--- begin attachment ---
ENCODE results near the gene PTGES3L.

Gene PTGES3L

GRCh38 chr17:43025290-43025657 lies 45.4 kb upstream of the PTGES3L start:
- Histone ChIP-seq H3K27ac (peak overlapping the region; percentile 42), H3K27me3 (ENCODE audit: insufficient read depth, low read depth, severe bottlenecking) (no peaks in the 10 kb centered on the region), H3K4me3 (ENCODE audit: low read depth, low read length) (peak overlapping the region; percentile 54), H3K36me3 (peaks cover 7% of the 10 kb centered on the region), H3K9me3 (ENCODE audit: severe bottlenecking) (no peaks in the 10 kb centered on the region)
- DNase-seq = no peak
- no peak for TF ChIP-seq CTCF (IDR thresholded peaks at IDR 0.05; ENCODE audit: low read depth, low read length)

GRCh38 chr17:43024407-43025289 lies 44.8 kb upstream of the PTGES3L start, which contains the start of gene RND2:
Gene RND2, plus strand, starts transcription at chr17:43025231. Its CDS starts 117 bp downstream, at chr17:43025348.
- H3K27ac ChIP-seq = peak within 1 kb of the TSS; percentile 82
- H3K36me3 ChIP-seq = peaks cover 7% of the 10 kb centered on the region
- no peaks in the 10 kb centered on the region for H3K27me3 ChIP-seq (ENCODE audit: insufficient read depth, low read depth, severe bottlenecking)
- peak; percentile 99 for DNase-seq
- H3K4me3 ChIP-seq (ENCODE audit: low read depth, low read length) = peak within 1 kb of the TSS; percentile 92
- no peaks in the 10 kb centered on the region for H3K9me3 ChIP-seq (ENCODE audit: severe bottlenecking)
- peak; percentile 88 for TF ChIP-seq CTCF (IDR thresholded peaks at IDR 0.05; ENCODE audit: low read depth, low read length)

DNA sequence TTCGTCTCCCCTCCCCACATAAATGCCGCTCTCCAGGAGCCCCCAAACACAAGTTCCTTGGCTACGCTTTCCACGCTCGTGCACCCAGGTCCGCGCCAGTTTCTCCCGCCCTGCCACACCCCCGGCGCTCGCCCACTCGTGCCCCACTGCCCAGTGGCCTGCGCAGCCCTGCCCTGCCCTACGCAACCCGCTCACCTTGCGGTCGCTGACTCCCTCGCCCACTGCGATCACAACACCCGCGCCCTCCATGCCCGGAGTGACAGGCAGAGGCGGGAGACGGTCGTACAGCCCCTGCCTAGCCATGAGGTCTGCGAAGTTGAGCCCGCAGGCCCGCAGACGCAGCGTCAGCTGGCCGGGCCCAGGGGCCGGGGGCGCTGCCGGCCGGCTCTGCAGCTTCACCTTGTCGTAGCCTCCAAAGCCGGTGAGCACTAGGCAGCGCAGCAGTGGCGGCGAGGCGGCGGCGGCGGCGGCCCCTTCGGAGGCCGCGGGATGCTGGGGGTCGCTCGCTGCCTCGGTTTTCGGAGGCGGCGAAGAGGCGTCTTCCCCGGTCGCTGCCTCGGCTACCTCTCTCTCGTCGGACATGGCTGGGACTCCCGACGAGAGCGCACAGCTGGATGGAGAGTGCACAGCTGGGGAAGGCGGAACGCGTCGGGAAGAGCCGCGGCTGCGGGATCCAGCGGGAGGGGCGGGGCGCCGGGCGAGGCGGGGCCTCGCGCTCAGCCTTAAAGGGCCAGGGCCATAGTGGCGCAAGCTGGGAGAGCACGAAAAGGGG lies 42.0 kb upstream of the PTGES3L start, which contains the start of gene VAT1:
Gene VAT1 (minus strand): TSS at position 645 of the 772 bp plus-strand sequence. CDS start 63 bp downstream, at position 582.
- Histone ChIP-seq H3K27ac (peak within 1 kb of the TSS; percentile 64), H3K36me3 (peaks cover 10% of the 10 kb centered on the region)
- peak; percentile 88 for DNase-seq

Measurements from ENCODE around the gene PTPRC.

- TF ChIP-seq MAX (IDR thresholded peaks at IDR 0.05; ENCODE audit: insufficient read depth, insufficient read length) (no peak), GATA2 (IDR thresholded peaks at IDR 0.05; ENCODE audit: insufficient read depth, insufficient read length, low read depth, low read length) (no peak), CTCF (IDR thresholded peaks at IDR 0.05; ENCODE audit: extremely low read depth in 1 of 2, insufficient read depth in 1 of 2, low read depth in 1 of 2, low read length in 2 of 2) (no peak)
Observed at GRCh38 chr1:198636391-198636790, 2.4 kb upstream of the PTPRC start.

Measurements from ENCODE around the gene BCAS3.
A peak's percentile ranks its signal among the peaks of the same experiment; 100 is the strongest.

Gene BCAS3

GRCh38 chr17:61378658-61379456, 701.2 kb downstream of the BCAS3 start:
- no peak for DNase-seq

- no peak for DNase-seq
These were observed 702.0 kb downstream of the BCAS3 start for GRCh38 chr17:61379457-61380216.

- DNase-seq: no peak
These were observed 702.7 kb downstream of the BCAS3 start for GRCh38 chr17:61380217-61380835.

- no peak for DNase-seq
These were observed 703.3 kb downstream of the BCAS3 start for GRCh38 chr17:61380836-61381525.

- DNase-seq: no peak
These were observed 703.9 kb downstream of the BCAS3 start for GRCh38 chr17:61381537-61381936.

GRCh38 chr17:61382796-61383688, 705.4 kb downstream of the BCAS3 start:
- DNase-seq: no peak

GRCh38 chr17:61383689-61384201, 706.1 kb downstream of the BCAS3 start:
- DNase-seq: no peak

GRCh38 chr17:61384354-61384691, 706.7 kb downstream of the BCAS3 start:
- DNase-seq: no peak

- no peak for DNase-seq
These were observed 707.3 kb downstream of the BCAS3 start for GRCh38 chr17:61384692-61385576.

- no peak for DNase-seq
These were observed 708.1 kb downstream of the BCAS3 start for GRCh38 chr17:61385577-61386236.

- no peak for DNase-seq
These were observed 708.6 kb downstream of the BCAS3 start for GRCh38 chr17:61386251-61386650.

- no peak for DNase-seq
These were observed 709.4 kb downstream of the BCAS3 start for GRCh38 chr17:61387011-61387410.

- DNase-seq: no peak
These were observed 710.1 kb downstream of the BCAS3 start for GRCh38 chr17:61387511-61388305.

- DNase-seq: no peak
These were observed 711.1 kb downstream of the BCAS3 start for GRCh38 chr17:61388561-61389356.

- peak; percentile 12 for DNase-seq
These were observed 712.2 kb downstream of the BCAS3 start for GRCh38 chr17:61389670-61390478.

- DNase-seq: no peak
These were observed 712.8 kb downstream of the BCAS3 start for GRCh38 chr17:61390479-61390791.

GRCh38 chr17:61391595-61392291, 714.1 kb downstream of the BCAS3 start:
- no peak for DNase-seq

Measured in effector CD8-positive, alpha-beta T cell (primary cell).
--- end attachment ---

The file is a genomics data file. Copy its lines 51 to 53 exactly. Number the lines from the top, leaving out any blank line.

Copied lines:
These were observed 710.1 kb downstream of the BCAS3 start for GRCh38 chr17:61387511-61388305.

- DNase-seq: no peak
These were observed 711.1 kb downstream of the BCAS3 start for GRCh38 chr17:61388561-61389356.